A Maple Ridge city councillor vacated her Okanagan property – 28 hours after a wildfire evacuation order – while defending those who chose to stay.
Coun. Chelsa Meadus, whose family owns property on the Okanagan Indian Band land, where the White Rock Lake fire is burning, was told her family would have to evacuate the property at around 1 a.m. on Thursday Aug. 5.
They agreed to go but not until the next day. Many of her neighbours, she said, chose to stay.
Meadus took to Twitter to voice her frustrations.
“133 firefighters 50 per shift- covering 400 km. It’s no wonder people aren’t leaving,” wrote Meadus.
“Would you feel confident your property would be protected if there were 8 firefighters from Vancouver to Maple Ridge,” asked the councillor.
They had been put on alert until then. Fire officials asked her if they were going to stay.
“I didn’t think I had a choice,” said the city councillor.
So, she asked if they had to leave that night or if they could leave in the morning and they were told they could stay until the morning, she said.
Every house in her neighbourhood had a ribbon tied to the residence by firefighters to indicate if there was nobody at the residence, if people there were were willing to leave, or if the owners refused to leave.
So the next day Meadus spent time watering the lawn and roof of her property, along with removing dead brush and debris from the sides of the building. She also did the same to her neighbour’s house because the road was blocked and officials were not letting people back into the community.
“Our particular area is very challenged because we can’t get fire insurance,” explained Meadus, adding that many of her neighbours are retirees and live there full-time. A good portion of her neighbourhood ignored the evacuation order and stayed, she said.
“I don’t know since Friday if things have changed, but there was no prevention, there was nobody coming along and making sure the roadways are watered or giving people advice about, you know, if they are going to be locked down,” said Meadus.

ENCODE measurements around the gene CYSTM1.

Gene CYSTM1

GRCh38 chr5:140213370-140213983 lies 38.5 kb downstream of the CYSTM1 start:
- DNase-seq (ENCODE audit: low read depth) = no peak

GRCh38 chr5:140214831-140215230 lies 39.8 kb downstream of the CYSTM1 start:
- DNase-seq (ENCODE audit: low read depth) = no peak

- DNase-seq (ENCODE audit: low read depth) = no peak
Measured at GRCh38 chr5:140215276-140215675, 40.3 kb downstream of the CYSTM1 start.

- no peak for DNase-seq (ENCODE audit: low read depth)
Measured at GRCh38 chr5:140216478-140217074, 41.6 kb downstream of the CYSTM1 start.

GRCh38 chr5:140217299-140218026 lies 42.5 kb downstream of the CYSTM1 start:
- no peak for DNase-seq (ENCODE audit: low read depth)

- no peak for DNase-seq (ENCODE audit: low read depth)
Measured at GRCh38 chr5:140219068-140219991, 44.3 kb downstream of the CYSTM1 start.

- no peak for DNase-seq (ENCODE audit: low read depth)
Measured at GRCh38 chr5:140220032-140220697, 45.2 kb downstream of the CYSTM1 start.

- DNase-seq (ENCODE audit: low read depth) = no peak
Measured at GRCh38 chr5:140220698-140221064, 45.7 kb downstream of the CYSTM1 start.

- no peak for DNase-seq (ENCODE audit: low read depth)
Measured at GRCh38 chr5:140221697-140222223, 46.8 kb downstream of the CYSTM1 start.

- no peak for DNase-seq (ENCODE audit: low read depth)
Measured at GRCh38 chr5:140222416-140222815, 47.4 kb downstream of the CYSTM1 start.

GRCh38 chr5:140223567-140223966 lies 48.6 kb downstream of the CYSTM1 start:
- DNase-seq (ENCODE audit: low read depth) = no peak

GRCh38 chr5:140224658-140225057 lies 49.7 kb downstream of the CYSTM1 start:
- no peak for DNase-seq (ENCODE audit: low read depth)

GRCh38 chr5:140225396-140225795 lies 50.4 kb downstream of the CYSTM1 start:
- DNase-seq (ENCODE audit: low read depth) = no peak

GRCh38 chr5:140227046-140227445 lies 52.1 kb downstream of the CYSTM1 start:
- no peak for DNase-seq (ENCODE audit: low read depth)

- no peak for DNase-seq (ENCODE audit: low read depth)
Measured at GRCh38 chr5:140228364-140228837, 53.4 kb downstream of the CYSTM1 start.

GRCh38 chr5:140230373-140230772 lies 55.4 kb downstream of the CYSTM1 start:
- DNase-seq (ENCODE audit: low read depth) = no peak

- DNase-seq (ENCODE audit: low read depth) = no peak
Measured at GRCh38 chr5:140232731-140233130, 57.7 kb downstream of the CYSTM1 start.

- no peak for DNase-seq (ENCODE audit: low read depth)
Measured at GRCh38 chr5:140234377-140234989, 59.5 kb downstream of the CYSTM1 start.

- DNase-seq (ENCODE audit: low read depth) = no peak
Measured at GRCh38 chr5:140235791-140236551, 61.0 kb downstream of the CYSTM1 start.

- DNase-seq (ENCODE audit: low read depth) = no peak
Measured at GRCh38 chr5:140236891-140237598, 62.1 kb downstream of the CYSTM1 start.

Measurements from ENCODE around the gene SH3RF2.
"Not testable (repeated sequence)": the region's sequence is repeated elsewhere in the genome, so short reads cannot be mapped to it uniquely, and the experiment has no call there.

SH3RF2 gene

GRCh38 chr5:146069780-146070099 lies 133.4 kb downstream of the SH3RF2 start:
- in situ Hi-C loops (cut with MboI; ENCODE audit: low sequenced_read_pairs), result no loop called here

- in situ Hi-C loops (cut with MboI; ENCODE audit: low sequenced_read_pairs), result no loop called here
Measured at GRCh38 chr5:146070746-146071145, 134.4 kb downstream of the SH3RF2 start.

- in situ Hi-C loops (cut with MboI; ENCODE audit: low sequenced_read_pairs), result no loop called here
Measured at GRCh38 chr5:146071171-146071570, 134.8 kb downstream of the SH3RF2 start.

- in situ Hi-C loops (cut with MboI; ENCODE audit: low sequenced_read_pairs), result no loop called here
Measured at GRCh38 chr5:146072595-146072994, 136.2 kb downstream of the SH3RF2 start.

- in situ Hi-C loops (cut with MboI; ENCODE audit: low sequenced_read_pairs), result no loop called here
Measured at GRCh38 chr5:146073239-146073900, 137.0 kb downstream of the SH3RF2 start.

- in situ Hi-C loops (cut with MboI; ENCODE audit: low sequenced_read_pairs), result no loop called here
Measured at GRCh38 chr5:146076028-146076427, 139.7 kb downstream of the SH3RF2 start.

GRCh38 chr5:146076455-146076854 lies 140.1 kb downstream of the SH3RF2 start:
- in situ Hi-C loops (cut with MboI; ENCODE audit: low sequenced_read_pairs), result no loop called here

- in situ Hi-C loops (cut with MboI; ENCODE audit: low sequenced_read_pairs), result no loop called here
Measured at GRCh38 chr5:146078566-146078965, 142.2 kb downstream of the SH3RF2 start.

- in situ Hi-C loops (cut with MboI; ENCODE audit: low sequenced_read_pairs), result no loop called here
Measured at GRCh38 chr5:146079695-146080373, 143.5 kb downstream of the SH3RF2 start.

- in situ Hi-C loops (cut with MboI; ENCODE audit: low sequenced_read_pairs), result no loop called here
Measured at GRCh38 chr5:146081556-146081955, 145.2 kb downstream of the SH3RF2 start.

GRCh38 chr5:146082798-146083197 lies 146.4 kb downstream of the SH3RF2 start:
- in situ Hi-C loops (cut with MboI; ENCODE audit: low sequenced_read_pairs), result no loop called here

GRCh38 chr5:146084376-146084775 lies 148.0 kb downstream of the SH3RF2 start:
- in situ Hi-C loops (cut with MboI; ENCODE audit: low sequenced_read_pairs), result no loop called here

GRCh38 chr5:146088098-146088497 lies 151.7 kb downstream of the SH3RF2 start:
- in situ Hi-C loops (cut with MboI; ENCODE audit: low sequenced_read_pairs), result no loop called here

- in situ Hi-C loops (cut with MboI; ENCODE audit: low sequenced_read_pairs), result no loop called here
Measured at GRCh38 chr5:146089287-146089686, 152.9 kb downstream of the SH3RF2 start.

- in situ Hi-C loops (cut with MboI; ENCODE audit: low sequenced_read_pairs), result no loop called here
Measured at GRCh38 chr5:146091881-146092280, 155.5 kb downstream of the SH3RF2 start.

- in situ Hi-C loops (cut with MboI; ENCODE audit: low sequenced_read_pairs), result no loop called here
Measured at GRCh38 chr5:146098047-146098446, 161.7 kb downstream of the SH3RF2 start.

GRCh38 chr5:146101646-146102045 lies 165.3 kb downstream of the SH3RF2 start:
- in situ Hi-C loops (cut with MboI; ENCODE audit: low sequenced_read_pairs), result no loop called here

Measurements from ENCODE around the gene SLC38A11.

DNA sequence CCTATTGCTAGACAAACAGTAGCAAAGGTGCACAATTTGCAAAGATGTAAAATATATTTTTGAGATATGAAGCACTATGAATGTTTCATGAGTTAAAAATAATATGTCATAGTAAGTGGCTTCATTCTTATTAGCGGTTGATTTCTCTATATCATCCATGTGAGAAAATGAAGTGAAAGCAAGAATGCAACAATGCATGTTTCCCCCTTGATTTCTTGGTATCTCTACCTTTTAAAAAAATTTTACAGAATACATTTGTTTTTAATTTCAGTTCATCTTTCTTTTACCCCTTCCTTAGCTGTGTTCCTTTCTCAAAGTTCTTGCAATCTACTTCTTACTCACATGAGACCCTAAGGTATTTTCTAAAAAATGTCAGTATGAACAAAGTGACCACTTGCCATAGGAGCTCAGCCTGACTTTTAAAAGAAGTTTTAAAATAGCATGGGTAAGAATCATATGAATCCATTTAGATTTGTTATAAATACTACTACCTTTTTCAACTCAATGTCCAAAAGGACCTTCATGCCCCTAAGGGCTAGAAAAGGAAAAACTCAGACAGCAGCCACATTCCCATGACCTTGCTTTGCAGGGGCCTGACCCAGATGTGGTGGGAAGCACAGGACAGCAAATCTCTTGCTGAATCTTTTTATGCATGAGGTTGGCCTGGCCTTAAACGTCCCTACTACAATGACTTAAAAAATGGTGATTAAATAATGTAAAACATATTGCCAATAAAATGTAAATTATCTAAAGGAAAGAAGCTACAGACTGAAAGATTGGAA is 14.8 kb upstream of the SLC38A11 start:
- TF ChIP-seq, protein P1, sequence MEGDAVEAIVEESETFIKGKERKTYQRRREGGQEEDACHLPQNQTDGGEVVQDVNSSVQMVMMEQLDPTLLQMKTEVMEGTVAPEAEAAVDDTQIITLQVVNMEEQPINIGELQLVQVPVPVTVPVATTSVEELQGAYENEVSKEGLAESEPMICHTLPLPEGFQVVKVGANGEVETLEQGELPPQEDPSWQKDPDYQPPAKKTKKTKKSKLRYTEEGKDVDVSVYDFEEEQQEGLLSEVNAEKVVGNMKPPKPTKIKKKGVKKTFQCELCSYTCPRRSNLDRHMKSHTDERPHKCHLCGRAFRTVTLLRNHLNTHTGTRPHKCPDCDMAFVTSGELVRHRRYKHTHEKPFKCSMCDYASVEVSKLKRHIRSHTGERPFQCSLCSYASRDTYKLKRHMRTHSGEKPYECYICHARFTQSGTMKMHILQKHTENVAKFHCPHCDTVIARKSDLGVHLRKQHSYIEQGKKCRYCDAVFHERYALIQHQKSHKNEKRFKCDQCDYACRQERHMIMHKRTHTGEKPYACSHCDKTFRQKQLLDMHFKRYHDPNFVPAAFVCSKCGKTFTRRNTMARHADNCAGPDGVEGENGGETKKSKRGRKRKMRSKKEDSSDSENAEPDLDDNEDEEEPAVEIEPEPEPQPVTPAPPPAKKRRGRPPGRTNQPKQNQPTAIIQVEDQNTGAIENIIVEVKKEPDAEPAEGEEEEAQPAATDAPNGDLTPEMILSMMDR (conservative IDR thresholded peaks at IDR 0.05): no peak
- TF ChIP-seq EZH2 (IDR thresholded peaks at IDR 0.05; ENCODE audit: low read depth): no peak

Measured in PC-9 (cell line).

And, with so few firefighters, noted Meadus, people felt like no one is going to look out for my place because they just can’t, there’s not enough man power.
“As did I to be quite honest,” she said.
Meadus was critical of the province in her tweet writing if the government wants residents to leave, they have to put resources in place to give them the confidence.
“It’s easy to say ‘just go’,” she said.
Premier John Horgan is advising residents in all parts of the province that they should leave when wildfire evacuation orders are issued.
“It will protect you, your family, and the countless firefighters and emergency workers trying to keep us safe from out of control wildfires,” the Premier tweeted on Aug. 6.
Meadus said she completely understands the seriousness of putting firefighters at risk and yourself at risk staying behind when an evacuation order is given. However, she said, having experienced it first hand, she can understand why people make the choice to stay, because they feel there is nobody there to look out for them.
Meadus described the whole experience as surreal, because they never saw the fire.
“The day that we go the alert was the most clearest bluest skies that we had had since the middle of the July,” she said.
Since she has returned to Maple Ridge she has been glued to the news. As of Monday, Aug. 9, her property was still safe.
And she is hoping that the community makes it through.
“It’s a very special place, It’s a small tight-knit community, we’re all on solar, and we’re very dependent on each other,” she added.
Editor’s note: In a previous version of the story, the Premier was said to have directly criticized the Maple Ridge councillor on Twitter for staying behind, when, in fact, it was a generic tweet that the premier released.
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